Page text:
So I became a private detective. Hub City had lots of crimes and I was the best detective money could buy. I had a knack for Special Crimes and eventually I got a call from Hub City's finest. Its been three years, since I left the force. My own investigations outside of the Hub City Police taught me things were even worse than I knew. When I recovered, I was being hired by the Sixteenth as a paid consultant. Same work, slightly worse pay. My paychecks just come signed differently now. I work for the same people, in the same department, making the same calls. Except I work in my own office and drink my own coffee. Much better that that swill at the station house.
Its better this way.
So those mornings I come in late, no one questions, much. They ignore the rumpled suits and the dark sunglasses. They assume I am just having a good time and forget how to come home at night. If I don't answer my phone, they figure I must be getting some, because strangely enough, I am more popular with women now than ever. I don't understand it. Half the times, I can't even remember their names.
I circle through the wreckage, amazed at the catastrophic level of damage. They need a forklift to dig the engine out of the ground. The car looks as if it were torn apart by a bulldozer, shards of sharp metal are everywhere. As I stand over Dodanovich's body, I am struck by a memory.
"Wait, man, you don't want to do this. I got money, I will pay you whatever you want."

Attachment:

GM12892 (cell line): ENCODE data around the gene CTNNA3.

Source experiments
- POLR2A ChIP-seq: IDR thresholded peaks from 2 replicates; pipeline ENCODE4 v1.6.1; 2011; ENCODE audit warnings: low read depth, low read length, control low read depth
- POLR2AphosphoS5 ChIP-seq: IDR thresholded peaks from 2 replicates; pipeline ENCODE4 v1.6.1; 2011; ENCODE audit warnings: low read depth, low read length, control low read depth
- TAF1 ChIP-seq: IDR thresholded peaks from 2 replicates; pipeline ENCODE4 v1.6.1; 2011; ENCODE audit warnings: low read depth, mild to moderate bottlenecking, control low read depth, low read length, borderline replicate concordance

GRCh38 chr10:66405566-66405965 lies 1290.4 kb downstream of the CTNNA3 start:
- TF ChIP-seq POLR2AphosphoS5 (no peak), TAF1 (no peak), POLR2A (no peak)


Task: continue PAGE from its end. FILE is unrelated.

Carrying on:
I have had enough. "Peters, let's get to the hospital and talk to this guy. There is nothing left to learn here except for why this happened.
Man, is this about the hookers? They were just hookers, man.
"Peters, were there any other bodies?"
"No, everyone in the car was accounted for, two shot out the car when he stopped it. The survivor said he didn't draw down on him so maybe that is why he was alive. The others tried to shoot him and he went wild."
"The question is why?"
"See if you can pull some traffic feeds and see if you can figure out where this car was coming from."
"We got a call off one of the phones so we know about what time it got here."
"Its a start. I'll meet you at the hospital."
I miss the honesty. I miss being able to tell them what I really do at the end of the day. I miss being able to tell them how much I want to keep fighting the good fight with them. I do my part during the day, investigate those things I can help them with, and then when we go home, I wait. If He saw something, He comes. I can't stop him and I don't even try anymore. I tried once, when it first happened. I don't remember what he did, but when I came to, I was sleeping on the side of a lake about eighty miles outside of town next to the remnants of a deer. I did not drive there. More than half of the animal was consumed, bones and all. I had never seen anything like it. But I remember the feeling and I never tried it again. He talked to me, a sympathetic vibration, I could feel in my inner ear.
He said, "Stop me again, and I will eat one of your friends, just like this. You cannot enforce justice in your city. There isn't enough fear. Stay out of my way."
I called him Hyde. He liked it. We are going to come to blows. Its only a matter of time.
Hyde © Thaddeus Howze 2011. All Rights Reserved [@ebonstorm]